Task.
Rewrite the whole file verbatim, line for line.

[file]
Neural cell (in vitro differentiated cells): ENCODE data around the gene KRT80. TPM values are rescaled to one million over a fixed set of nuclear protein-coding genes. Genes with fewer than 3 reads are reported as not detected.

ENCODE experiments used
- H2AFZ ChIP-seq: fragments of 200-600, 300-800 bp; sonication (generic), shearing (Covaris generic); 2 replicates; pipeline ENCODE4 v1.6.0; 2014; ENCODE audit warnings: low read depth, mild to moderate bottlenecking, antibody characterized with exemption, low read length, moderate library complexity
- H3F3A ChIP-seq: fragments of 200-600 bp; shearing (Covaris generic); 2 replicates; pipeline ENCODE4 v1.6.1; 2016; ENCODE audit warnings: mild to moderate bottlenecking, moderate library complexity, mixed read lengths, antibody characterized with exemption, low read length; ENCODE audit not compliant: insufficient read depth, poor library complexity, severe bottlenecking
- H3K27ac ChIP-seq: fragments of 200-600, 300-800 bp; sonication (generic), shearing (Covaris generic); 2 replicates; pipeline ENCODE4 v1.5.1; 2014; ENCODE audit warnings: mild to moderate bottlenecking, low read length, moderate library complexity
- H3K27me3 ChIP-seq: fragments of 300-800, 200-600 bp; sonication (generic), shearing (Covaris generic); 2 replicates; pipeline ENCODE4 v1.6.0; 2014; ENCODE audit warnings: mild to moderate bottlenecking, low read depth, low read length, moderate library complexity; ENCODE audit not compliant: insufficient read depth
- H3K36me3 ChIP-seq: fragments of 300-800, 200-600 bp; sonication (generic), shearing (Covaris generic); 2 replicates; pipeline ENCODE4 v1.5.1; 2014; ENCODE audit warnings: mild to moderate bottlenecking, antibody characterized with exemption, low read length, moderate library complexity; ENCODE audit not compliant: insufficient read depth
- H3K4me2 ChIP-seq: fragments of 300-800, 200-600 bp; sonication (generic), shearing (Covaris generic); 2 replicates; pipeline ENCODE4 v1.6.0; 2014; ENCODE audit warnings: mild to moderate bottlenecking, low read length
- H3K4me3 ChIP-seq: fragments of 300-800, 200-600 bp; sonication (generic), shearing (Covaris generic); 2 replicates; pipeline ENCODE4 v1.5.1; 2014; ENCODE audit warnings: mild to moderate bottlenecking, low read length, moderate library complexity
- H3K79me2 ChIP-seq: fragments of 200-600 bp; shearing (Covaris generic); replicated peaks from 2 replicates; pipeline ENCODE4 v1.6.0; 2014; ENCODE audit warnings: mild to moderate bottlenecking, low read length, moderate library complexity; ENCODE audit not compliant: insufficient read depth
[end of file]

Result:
Neural cell (in vitro differentiated cells): ENCODE data around the gene KRT80. TPM values are rescaled to one million over a fixed set of nuclear protein-coding genes. Genes with fewer than 3 reads are reported as not detected.

ENCODE experiments used
- H2AFZ ChIP-seq: fragments of 200-600, 300-800 bp; sonication (generic), shearing (Covaris generic); 2 replicates; pipeline ENCODE4 v1.6.0; 2014; ENCODE audit warnings: low read depth, mild to moderate bottlenecking, antibody characterized with exemption, low read length, moderate library complexity
- H3F3A ChIP-seq: fragments of 200-600 bp; shearing (Covaris generic); 2 replicates; pipeline ENCODE4 v1.6.1; 2016; ENCODE audit warnings: mild to moderate bottlenecking, moderate library complexity, mixed read lengths, antibody characterized with exemption, low read length; ENCODE audit not compliant: insufficient read depth, poor library complexity, severe bottlenecking
- H3K27ac ChIP-seq: fragments of 200-600, 300-800 bp; sonication (generic), shearing (Covaris generic); 2 replicates; pipeline ENCODE4 v1.5.1; 2014; ENCODE audit warnings: mild to moderate bottlenecking, low read length, moderate library complexity
- H3K27me3 ChIP-seq: fragments of 300-800, 200-600 bp; sonication (generic), shearing (Covaris generic); 2 replicates; pipeline ENCODE4 v1.6.0; 2014; ENCODE audit warnings: mild to moderate bottlenecking, low read depth, low read length, moderate library complexity; ENCODE audit not compliant: insufficient read depth
- H3K36me3 ChIP-seq: fragments of 300-800, 200-600 bp; sonication (generic), shearing (Covaris generic); 2 replicates; pipeline ENCODE4 v1.5.1; 2014; ENCODE audit warnings: mild to moderate bottlenecking, antibody characterized with exemption, low read length, moderate library complexity; ENCODE audit not compliant: insufficient read depth
- H3K4me2 ChIP-seq: fragments of 300-800, 200-600 bp; sonication (generic), shearing (Covaris generic); 2 replicates; pipeline ENCODE4 v1.6.0; 2014; ENCODE audit warnings: mild to moderate bottlenecking, low read length
- H3K4me3 ChIP-seq: fragments of 300-800, 200-600 bp; sonication (generic), shearing (Covaris generic); 2 replicates; pipeline ENCODE4 v1.5.1; 2014; ENCODE audit warnings: mild to moderate bottlenecking, low read length, moderate library complexity
- H3K79me2 ChIP-seq: fragments of 200-600 bp; shearing (Covaris generic); replicated peaks from 2 replicates; pipeline ENCODE4 v1.6.0; 2014; ENCODE audit warnings: mild to moderate bottlenecking, low read length, moderate library complexity; ENCODE audit not compliant: insufficient read depth